Source: Moore Financial Research

Source: Stormvista models and Weather Bell

With respect to the corn market, again, I expect that prices may bottom soon due to this extreme heat, and La Nina is still alive and well.

But what about next spring and summer? In 75% of the cases since 1950 when La Nina eased and transitioned to a neutral climatic shift, corn and soybean crops were above trend-line. This would be a long-term bearish signal later next year, in which a 15-30% drop in grain prices would occur from whatever highs we make this winter.

Our Weather Wealth newsletter has helped farmers and commodity traders in more than 15 countries make much more informed hedging and investment decisions based on our long-range weather forecasts and 35+ years of analyzing markets. There is so much FREE information out there, much of it old news and inaccurate. We pride ourselves in 2nd guessing forecasting models and understanding market psychology. We also have a unique Best Weather spider that we publish twice a week for multiple markets. Here is an example of how we were slightly bullish on soybeans close to a month ago.

 But will our trade sentiment change in the weeks to come and how does one use ETF, futures, and options strategies to take advantage of our information from natural gas to grains, coffee, and much more? If you have not had a FREE TRIAL to Weather Wealth already, here is your chance https://www.bestweatherinc.com/membership-sign-up/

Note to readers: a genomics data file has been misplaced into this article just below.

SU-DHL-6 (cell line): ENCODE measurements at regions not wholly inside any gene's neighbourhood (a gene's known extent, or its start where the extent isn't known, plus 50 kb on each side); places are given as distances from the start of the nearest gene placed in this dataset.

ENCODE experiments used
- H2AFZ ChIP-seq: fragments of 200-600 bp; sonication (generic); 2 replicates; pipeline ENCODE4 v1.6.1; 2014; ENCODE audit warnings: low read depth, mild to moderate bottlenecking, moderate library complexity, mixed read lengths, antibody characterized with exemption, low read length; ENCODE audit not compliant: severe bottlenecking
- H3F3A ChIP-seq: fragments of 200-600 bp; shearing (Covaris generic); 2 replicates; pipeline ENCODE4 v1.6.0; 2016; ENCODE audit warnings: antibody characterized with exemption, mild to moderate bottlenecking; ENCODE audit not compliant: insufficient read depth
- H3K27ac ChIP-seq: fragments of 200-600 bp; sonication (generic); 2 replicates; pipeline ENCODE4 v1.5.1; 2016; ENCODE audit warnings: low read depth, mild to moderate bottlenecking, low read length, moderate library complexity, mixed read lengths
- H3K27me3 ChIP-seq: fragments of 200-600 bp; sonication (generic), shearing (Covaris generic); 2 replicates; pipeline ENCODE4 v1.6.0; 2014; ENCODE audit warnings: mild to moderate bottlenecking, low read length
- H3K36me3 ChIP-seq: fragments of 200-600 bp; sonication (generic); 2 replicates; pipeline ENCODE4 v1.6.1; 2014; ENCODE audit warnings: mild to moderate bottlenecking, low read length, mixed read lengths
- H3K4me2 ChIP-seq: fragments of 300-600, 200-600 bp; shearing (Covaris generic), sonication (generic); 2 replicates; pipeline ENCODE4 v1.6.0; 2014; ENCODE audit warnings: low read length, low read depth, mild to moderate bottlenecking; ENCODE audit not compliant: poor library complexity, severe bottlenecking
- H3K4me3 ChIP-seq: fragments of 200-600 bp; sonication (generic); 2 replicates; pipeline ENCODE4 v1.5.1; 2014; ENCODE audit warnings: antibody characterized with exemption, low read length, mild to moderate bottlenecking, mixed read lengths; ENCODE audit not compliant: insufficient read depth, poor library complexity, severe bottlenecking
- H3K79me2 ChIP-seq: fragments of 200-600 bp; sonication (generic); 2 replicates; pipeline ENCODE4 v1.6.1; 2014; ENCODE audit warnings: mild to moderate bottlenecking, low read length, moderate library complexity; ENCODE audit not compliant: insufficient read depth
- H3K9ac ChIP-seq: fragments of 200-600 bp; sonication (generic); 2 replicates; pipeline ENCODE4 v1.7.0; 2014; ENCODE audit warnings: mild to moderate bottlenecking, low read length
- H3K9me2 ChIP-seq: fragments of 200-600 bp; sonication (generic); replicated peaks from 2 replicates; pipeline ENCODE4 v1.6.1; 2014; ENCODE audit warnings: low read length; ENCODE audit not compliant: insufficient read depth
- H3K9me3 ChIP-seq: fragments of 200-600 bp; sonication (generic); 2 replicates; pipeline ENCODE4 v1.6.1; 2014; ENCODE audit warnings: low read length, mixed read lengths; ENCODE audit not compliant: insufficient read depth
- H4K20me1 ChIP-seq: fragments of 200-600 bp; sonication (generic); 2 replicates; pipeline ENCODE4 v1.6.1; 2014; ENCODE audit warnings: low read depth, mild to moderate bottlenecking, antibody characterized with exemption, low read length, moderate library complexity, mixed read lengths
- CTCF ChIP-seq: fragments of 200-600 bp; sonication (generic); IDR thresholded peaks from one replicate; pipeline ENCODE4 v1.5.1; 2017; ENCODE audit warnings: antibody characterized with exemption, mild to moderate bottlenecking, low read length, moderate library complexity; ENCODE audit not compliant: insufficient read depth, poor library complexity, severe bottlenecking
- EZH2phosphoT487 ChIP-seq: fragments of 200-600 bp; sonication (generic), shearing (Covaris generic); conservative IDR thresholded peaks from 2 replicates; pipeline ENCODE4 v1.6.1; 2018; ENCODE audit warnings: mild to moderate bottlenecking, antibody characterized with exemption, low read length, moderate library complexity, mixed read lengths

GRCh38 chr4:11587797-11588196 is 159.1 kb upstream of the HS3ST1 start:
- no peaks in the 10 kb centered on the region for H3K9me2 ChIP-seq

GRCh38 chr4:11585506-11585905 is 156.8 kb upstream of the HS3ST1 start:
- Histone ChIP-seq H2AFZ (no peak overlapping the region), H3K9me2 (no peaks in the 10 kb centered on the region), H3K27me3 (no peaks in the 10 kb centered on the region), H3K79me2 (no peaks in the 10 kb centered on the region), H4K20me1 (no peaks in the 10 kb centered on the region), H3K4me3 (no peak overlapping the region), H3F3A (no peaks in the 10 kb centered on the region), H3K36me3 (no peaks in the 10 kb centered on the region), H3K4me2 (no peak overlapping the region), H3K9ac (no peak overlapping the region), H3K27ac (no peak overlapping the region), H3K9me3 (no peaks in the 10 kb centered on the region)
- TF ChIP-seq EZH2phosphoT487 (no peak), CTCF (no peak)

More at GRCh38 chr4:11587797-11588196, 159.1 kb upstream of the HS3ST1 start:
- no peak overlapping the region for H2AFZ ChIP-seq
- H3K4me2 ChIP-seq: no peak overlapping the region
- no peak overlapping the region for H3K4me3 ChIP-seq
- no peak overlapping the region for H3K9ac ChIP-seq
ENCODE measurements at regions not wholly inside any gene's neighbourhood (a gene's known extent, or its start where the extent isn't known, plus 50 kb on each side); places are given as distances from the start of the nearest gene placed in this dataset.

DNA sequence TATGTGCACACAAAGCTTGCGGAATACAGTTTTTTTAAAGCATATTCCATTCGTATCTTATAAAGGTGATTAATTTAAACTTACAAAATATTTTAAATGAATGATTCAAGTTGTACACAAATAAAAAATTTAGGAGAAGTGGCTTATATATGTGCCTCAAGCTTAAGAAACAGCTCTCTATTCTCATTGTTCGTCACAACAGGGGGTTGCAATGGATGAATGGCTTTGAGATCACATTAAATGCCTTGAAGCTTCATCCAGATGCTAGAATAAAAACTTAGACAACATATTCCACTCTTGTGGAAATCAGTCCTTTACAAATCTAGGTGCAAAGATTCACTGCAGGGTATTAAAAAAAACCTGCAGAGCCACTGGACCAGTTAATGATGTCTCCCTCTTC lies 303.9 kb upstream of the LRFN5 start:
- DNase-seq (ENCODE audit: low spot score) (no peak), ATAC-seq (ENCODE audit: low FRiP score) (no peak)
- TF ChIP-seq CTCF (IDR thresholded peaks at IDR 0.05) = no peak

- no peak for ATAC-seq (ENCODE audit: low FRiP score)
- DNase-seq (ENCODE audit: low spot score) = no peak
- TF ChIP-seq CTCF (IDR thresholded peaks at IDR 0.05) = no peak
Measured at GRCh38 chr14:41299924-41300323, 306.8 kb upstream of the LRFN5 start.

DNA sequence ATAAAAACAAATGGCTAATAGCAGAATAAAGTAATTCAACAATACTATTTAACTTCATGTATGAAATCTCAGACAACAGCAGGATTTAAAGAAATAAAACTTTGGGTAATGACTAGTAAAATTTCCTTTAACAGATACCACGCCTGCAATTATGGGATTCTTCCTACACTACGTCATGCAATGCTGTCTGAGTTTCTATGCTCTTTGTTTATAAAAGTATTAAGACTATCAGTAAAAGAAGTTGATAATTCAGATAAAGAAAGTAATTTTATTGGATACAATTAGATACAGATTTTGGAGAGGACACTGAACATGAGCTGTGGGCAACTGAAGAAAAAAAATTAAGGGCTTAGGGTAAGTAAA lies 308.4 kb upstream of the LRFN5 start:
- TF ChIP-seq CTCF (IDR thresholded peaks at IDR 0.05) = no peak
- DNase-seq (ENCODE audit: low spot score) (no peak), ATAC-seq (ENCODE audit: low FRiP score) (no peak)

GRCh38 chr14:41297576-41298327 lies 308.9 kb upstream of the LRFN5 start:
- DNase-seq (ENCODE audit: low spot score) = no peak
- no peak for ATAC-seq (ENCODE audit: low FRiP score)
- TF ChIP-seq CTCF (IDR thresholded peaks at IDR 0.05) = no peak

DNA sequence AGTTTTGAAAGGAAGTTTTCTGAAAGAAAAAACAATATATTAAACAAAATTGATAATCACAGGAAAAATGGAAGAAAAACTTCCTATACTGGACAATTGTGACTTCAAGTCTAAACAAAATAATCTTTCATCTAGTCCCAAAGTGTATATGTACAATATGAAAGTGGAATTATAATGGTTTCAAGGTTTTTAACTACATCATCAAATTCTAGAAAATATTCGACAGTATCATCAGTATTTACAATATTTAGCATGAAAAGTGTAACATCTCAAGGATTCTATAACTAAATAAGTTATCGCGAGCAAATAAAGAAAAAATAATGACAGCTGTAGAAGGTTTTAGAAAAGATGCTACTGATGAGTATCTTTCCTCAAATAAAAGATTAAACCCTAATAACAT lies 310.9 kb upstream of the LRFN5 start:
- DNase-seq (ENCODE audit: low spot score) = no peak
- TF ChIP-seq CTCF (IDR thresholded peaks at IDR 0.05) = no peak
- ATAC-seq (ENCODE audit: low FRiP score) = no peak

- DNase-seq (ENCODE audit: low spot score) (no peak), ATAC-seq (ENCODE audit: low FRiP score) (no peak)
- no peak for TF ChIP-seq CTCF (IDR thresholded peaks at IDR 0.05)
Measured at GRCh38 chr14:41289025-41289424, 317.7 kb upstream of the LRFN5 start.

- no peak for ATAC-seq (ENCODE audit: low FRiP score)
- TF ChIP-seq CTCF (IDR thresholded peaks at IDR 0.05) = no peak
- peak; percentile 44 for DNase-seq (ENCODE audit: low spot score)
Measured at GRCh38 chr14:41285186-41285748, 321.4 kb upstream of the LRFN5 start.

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The EPO Weather Index and Why Natural Gas Soared, Then Collapsed

The EPO Weather Index and Why Natural Gas Soared, Then Collapsed

Weather Natural gas

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What Gives With Natural Gas?

The historic volatility in natural gas continues. Last Friday, I told WeatherWealth clients about a major change in the weather pattern with a potential colder than normal late November and December. Natural gas prices proceeded to rally $1.00 from last Thursday’s lows and bearish EIA number to this Monday’s highs ($7.22) based on other firms changing their weather forecast.